06-06-2007, 05:44 AM
I run a sole-proprietor web dev company. After a few years of going at it alone, my taxes really need someone on them who knows what they are doing. I have spoken with a few accountants but am finding that many know nothing "special" about accounting for the web business.
So my questions are:
1) Can someone suggest some tips to finding a qualified accountant. What questions to ask them and such.
2) I would also like to know what type of "legal" tax tricks or deductions i should definitely be doing to make the most after taxes.
3) Any URL to great info is also appreciated.
Lets make this post great!
06-06-2007, 06:51 AM
I'm assuming that you're asking about US taxes. I've owned a tax accounting firm for over 30 years.
Actually, there isn't all that much that's "special" about your business - tax-wise, that is. With very few exceptions, the same tax laws, deductions and methods apply to all businesses. There are no special laws or tricks which apply to a web dev business.
The important things are:
1. The accountant is experienced in dealing with small businesses. Small businesses, in general, present their own, unique tax problems and opportunities.
2. The accountant understand the types of costs your incur. This can vary widely between types of businesses. But, frankly, this is a give and take situation for any business. No matter how long you've been dealing with a certain type of business, you can find someone with an innovative way of spending money. The point is, although you should expect your accountant to understand the costs you incur, it is also up to you to ask questions or bring up any items the accountant doesn't.
3. The accountant understand your sources of income. Similar to #2, but less variation. This is still a give and take area - always ask questions.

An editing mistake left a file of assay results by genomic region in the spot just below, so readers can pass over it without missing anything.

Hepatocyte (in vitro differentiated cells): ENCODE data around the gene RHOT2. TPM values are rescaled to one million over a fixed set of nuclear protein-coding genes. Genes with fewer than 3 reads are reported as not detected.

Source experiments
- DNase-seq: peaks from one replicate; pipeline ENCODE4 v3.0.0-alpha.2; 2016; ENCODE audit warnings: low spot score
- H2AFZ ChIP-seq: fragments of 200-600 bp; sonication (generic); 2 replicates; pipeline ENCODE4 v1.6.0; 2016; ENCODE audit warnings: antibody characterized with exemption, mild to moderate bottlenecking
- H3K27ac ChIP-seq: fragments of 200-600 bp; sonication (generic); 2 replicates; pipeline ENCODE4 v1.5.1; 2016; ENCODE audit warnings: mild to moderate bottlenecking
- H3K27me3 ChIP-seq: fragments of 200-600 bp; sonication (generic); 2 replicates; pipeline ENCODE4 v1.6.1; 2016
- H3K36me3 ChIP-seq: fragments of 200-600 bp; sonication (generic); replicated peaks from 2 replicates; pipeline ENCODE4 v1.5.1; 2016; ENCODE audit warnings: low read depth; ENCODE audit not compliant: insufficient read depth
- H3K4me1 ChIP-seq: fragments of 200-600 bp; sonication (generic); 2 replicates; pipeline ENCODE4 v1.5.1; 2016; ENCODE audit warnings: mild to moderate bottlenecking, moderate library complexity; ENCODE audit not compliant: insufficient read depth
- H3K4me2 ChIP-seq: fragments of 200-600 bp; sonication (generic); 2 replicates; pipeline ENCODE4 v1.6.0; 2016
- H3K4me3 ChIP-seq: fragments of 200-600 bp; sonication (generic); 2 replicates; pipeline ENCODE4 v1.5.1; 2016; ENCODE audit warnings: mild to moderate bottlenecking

I've listed these in order of importance, with #1 being, far and away, the most important.
No accountant worth having will ever be annoyed or frustrated with questions about your business ie: "Hey can I deduct .... ?". Even if it's not deductible, it helps the accountant understand the way you run your business. He wants to understand, it makes his job easier.
Your accountant should be accessible. You don't want someone who does this part-time, 3 months a year. Understand that most accountants will have shorter hours off season than they do during tax season, but they should still be around.
There is a fine-line between being too aggressive as an accountant and properly advising clients on the "tricks". Unfortunately, it's difficult for you to know. Similarly, there are many accountants who are too passive in representing their clients. This can come down to a gut feeling on your part, but when in doubt, ask.
It never hurts to ask for references, but keep in mind, the references you'll get will be the accountant's happiest clients.
06-06-2007, 07:05 AM
thanks much for the great info. i really want to be pre-pared for this venture and i think i am a little better now.
06-06-2007, 04:38 PM
Just because an accountant is a CPA, doesn't automatically mean they are the right choice for you. CPA's frequently specialize in certain areas, not necessarily small businesses and taxes.
Over the years, my firm has prepared taxes for a number of CPA's. They specialized in other areas and were smart enough to know that they didn't know enough about tax law.
Unfortunately you'll run across the CPA that thinks those initials mean that he/she knows everything. Be sure to ask - make sure he/she deals with small businesses and their taxes.